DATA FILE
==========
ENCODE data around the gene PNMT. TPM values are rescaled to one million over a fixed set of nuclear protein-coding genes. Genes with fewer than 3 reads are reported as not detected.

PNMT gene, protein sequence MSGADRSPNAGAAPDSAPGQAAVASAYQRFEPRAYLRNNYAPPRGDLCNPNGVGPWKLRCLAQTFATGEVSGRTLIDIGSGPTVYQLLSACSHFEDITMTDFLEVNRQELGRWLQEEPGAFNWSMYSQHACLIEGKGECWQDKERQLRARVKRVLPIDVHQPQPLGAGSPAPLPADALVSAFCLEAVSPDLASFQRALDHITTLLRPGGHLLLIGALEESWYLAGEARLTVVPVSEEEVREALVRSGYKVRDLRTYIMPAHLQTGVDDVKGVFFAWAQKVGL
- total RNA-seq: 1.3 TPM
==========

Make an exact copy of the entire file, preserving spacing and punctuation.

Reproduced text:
ENCODE data around the gene PNMT. TPM values are rescaled to one million over a fixed set of nuclear protein-coding genes. Genes with fewer than 3 reads are reported as not detected.

PNMT gene, protein sequence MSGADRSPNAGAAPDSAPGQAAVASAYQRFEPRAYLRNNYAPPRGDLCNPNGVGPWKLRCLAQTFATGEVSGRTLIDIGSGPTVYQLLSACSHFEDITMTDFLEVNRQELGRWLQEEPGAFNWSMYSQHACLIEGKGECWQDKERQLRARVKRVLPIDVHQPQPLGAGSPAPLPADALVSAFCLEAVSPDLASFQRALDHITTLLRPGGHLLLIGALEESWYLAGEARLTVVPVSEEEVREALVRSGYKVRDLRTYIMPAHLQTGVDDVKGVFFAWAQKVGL
- total RNA-seq: 1.3 TPM